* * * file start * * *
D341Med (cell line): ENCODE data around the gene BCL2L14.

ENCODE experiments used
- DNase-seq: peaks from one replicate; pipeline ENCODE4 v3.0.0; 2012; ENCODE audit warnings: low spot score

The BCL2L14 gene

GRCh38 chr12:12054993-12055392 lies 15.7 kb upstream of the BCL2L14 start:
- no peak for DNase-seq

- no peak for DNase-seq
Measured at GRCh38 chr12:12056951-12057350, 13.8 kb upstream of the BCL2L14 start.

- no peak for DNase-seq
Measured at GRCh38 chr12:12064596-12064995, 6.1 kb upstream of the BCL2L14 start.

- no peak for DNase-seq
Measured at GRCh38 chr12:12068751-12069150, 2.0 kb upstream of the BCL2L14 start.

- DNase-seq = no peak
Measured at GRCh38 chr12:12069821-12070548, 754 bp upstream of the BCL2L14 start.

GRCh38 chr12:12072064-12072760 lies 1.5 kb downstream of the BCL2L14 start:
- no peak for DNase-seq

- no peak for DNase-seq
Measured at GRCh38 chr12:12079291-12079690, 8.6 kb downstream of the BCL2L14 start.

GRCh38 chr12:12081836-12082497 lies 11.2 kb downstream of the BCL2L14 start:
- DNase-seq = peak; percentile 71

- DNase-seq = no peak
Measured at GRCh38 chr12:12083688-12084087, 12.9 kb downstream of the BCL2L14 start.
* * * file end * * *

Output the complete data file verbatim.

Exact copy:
D341Med (cell line): ENCODE data around the gene BCL2L14.

ENCODE experiments used
- DNase-seq: peaks from one replicate; pipeline ENCODE4 v3.0.0; 2012; ENCODE audit warnings: low spot score

The BCL2L14 gene

GRCh38 chr12:12054993-12055392 lies 15.7 kb upstream of the BCL2L14 start:
- no peak for DNase-seq

- no peak for DNase-seq
Measured at GRCh38 chr12:12056951-12057350, 13.8 kb upstream of the BCL2L14 start.

- no peak for DNase-seq
Measured at GRCh38 chr12:12064596-12064995, 6.1 kb upstream of the BCL2L14 start.

- no peak for DNase-seq
Measured at GRCh38 chr12:12068751-12069150, 2.0 kb upstream of the BCL2L14 start.

- DNase-seq = no peak
Measured at GRCh38 chr12:12069821-12070548, 754 bp upstream of the BCL2L14 start.

GRCh38 chr12:12072064-12072760 lies 1.5 kb downstream of the BCL2L14 start:
- no peak for DNase-seq

- no peak for DNase-seq
Measured at GRCh38 chr12:12079291-12079690, 8.6 kb downstream of the BCL2L14 start.

GRCh38 chr12:12081836-12082497 lies 11.2 kb downstream of the BCL2L14 start:
- DNase-seq = peak; percentile 71

- DNase-seq = no peak
Measured at GRCh38 chr12:12083688-12084087, 12.9 kb downstream of the BCL2L14 start.